Narcissus in Stripes

As in so many fashion shots,

the clothes don’t really go together,

a strategy I suppose intended

to draw attention to the individual pieces,

in this case, all stripes, a crinkly

banded-collar shirt, untucked,

sleeves rolled, collar open, though

the camera’s gaze surveys him from the back,

slightly toward his left profile,

the photographer having posed him

angled back as if leaning against

an invisible wall, a posture exaggerating

the width of his shoulders and further

slimming his already slender waist

and legs in the snug wide-striped

trousers cut from cotton or maybe linen,

smooth and trim in the rear, his

buttocks not pronounced, front

pocket puckered just a bit,

the pattern biased along the leg seam,

lending a rather zebra-like effect,

maybe just a streak of wildness.

The model, dropping forward his neck,

bows his wavy dark-haired head

to peer into a circular mirror

the he holds out erect in front,

to peer from under languid lids

at his own smooth face, not

as if he’s checking hair or makeup,

but as if, liking what he sees,

he regrets his own uniqueness,

the fact of mere reflection,

the cold and lifeless glass.

 

Note: the poem alludes to a photograph by the late David Armstrong of model Simon Nessman for the Narcisse series in Vogues Hommes International Spring/Summer 2012.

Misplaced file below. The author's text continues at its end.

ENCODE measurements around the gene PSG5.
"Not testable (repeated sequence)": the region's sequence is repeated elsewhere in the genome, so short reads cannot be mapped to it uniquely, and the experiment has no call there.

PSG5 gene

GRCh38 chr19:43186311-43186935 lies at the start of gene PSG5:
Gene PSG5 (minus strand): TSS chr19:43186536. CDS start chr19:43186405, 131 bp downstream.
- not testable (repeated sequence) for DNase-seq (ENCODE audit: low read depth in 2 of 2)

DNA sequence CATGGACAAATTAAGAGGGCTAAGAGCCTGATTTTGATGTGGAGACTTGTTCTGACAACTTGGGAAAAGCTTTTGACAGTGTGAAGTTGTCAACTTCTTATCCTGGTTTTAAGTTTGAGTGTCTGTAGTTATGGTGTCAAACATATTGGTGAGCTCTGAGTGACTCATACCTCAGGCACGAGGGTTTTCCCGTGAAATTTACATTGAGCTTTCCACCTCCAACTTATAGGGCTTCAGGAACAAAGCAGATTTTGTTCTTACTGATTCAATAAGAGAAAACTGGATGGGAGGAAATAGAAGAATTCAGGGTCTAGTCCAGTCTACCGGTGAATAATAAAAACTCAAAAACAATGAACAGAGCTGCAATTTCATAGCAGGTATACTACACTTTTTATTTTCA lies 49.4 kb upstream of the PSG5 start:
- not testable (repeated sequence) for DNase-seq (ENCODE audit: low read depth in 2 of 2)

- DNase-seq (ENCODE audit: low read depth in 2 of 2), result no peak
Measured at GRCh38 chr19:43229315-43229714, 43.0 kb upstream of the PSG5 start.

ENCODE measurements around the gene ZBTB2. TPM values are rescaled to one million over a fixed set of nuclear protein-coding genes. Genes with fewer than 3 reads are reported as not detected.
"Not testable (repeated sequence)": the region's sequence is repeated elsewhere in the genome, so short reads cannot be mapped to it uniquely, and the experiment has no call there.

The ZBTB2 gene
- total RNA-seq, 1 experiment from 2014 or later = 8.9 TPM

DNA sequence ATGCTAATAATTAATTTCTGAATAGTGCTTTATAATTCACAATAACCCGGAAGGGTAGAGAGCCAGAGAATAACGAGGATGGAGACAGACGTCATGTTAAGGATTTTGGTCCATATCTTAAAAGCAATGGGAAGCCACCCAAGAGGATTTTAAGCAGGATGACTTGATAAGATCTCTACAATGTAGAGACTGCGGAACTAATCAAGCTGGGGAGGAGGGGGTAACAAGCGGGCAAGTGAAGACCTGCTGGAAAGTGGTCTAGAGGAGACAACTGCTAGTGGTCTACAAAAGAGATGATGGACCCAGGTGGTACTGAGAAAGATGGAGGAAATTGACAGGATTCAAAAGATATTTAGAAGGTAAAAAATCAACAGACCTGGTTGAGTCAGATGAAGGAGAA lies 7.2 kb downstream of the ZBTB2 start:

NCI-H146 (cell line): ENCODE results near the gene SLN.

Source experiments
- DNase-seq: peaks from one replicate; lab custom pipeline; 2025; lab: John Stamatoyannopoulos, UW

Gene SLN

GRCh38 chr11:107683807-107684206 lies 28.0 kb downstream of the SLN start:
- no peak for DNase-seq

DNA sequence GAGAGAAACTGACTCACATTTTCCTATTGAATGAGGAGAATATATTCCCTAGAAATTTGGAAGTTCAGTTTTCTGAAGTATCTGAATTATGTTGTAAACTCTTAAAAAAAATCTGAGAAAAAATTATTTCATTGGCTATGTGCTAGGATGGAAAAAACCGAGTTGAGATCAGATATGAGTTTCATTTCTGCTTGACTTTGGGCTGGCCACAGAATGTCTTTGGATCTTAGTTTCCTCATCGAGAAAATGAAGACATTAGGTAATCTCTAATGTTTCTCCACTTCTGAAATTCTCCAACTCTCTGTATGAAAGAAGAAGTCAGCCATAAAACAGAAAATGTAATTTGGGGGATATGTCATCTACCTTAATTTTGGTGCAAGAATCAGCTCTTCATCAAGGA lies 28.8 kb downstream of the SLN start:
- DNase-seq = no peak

Copyright 2014

T. Allen Culpepper

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Clothes Horse

Appearing in a magazine whose editors

perennially advise ‘wear grey suits’

and whose actual readers wear their

plaid shirts and selvedge jeans with

simple trainers and plain brown boots,

he advertises the latest line of Versace,

the line of his body tilted back in profile,

hips thrust forward in leather trousers

adorned with copper studs and chains,

shoulders arched way back as if he’s

leaning against an imaginary wall

(a pose that’s hard to hold when

standing, but perhaps he’s on his knees,

kept just out of the shot), so that the

unbuttoned silken shirt—its black

background figured with large, circular

images of a feather-headdressed Indian

mounted on a dappled horse, unexpectedly

bridled, and bordered with colour-bold

geometry at collar and tail—

unfurls, flaglike, in the electric breeze

of an out-of-frame fan, coincidentally

revealing his muscular abs and pecs,

gym-chiseled and bottle-bronzed,

tousled golden-blond mane meticulously

misted with a spray bottle to make him

look just a little sweaty, though his skin

looks perfectly dry, his angled jaw firm,

lips petulant, and eyes shadowed, turned

slightly toward the viewer, their gaze

combining invitation with challenge,

as if he would allow you to mount

but probably throw you. Maybe, though,

he would leave you the shirt as he

galloped off into the dull grey backdrop

probably chosen to please style editors.

 

Copyright 2014

T. Allen Culpepper